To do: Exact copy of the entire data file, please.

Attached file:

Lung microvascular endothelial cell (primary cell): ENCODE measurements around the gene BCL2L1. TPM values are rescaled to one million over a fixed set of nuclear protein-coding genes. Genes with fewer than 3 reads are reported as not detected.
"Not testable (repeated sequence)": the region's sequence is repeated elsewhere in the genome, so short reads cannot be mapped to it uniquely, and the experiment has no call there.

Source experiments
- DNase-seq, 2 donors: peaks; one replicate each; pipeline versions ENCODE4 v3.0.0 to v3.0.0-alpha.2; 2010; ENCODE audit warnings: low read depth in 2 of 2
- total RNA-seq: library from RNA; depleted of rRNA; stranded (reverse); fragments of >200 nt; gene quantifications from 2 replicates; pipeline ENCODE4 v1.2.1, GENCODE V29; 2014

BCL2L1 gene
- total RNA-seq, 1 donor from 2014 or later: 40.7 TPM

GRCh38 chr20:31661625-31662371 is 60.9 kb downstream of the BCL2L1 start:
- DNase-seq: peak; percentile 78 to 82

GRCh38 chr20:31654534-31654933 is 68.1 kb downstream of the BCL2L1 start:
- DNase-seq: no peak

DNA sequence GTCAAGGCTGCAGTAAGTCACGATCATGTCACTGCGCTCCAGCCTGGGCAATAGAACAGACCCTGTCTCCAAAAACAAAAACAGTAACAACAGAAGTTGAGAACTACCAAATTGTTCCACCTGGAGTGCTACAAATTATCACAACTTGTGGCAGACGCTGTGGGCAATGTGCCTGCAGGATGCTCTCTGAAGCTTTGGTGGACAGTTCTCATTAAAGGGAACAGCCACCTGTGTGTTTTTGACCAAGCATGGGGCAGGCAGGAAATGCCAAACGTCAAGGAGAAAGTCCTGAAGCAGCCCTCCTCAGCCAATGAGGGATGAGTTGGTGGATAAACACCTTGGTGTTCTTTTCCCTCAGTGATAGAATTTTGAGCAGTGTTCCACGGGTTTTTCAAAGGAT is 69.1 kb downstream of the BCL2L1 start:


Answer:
Lung microvascular endothelial cell (primary cell): ENCODE measurements around the gene BCL2L1. TPM values are rescaled to one million over a fixed set of nuclear protein-coding genes. Genes with fewer than 3 reads are reported as not detected.
"Not testable (repeated sequence)": the region's sequence is repeated elsewhere in the genome, so short reads cannot be mapped to it uniquely, and the experiment has no call there.

Source experiments
- DNase-seq, 2 donors: peaks; one replicate each; pipeline versions ENCODE4 v3.0.0 to v3.0.0-alpha.2; 2010; ENCODE audit warnings: low read depth in 2 of 2
- total RNA-seq: library from RNA; depleted of rRNA; stranded (reverse); fragments of >200 nt; gene quantifications from 2 replicates; pipeline ENCODE4 v1.2.1, GENCODE V29; 2014

BCL2L1 gene
- total RNA-seq, 1 donor from 2014 or later: 40.7 TPM

GRCh38 chr20:31661625-31662371 is 60.9 kb downstream of the BCL2L1 start:
- DNase-seq: peak; percentile 78 to 82

GRCh38 chr20:31654534-31654933 is 68.1 kb downstream of the BCL2L1 start:
- DNase-seq: no peak

DNA sequence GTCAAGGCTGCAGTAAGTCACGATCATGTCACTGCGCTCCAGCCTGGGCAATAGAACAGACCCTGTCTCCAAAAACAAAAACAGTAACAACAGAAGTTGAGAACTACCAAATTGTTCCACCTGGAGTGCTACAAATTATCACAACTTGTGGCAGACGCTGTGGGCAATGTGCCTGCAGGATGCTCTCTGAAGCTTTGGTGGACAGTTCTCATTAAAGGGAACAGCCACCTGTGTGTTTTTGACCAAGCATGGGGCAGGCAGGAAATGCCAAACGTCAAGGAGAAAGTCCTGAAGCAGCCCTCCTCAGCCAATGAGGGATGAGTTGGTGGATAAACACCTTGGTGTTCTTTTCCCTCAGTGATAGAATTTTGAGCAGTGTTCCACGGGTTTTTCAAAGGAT is 69.1 kb downstream of the BCL2L1 start: